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Friday, 30 November, 2007 10:55 PM
Livonia Public Schools makes internal changes after a slight decline in students
Livonia Public Schools serves residents of the city and also some portions of Westland. There are 17,000 students currently in the school district. That number is slightly lower than last year, due to the state’s struggling economy.
The district has had 1,500 graduates for the last few years from its three high schools – Churchill, Franklin and Stevenson. Meanwhile, only 1,000 new students are entering the first grade. That leaves the district with 500 less students.
Randy Liepa is the superintendent of Livonia Public Schools. Liepa got his master’s degree in education administration from Wayne State University. He obtained a Ph.D. in education administration from Michigan State University in 2001. The superintendent has held that position since 2003. However, he’s been working with the district since 1994.
“We will lose $3.6 million,” Liepa said of the enrollment decline. “There’s no way to reduce costs. We still need a principal. It’s a real challenge for districts.”
State budget cuts have affected the district significantly. “We had to reduce $30 million from our budget over the last seven years,” he said. Two years ago, the district closed seven of its schools. There was a small amount of teachers laid off, according to the superintendent. Most of them were through attrition.
The district receives $160 million in revenue from a variety of sources including property taxes, state aid and federal grants. About 44 percent of total revenue for Livonia Public Schools goes directly to teacher salaries, $71.6 million. If you include their health benefits, it accounts for 54 percent of the total budget for the district or $87.6 million. Other major expenditures for the district include retirement costs at just over $17 million and textbooks and supplies at over $4 million. These figures were listed in the budget for the 2006-07 school year.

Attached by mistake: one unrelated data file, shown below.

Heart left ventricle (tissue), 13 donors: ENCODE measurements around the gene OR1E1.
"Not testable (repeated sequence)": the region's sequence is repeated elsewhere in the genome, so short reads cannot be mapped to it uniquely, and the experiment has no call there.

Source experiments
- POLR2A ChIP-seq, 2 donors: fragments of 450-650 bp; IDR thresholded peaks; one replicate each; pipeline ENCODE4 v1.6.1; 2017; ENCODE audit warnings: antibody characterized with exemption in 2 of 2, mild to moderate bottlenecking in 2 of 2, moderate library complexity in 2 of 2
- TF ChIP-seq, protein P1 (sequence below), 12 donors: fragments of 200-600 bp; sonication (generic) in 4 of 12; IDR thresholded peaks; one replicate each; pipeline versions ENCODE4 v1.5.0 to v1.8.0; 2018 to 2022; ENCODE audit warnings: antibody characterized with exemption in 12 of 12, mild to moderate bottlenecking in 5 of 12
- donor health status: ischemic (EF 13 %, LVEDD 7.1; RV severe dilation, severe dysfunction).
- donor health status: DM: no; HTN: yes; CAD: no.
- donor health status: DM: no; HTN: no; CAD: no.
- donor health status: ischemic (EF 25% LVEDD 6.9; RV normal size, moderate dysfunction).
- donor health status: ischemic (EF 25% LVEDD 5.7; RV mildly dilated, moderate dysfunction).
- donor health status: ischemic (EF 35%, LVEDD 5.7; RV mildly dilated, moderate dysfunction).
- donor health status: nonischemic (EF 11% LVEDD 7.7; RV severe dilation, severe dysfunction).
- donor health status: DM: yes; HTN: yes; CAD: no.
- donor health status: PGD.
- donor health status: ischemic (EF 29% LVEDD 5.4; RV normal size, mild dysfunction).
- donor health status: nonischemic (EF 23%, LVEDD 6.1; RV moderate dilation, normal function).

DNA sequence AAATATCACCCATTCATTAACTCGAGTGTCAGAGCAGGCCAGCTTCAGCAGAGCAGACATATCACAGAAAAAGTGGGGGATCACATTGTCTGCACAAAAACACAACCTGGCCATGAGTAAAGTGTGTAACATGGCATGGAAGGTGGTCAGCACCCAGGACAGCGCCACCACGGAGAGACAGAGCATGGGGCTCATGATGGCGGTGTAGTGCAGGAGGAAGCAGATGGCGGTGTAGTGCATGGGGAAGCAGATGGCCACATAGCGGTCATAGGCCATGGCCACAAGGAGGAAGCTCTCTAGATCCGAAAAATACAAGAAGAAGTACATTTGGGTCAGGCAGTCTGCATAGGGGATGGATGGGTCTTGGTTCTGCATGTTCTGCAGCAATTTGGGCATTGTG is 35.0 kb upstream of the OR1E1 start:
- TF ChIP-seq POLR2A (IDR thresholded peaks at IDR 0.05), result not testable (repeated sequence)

Some of the schools within the district have been re-aligned. Originally, there was K-6 elementary schools, middle schools (grades seven and eight) and high schools (grades nine and above). Last year, the district took four of its elementary schools and turned them into upper elementary schools serving fifth and six grade students.
“A committee met for well over a year to best meet the educational needs of students.” Liepa said. “Novi has it. Pinckney. Thirty to 35 districts statewide have it.”
These modifications have allowed the district to bring back more foreign language and technology programs to the four schools. In the past, these teachers had to travel between multiple schools during a school day. Now, they will be able to teach at one school for the whole day.
Tougher graduation standards have forced the district to make changes. First, it has passed new graduation requirements for its high school students. Secondly, it is reviewing the content of certain classes to make sure they meet the state’s requirement. Third, the district is thinking of re-aligning the high school day.
The average student in a Livonia Public Schools high school would have six classes per day. Each class is typically one hour in length. Students will now have the option of adding a seventh class, Liepa said. “Starting in 2008, maybe take health or government class early. We’ll ask people to get to school themselves.” This applies to juniors and seniors only. Freshmen and sophomore students will not have the option.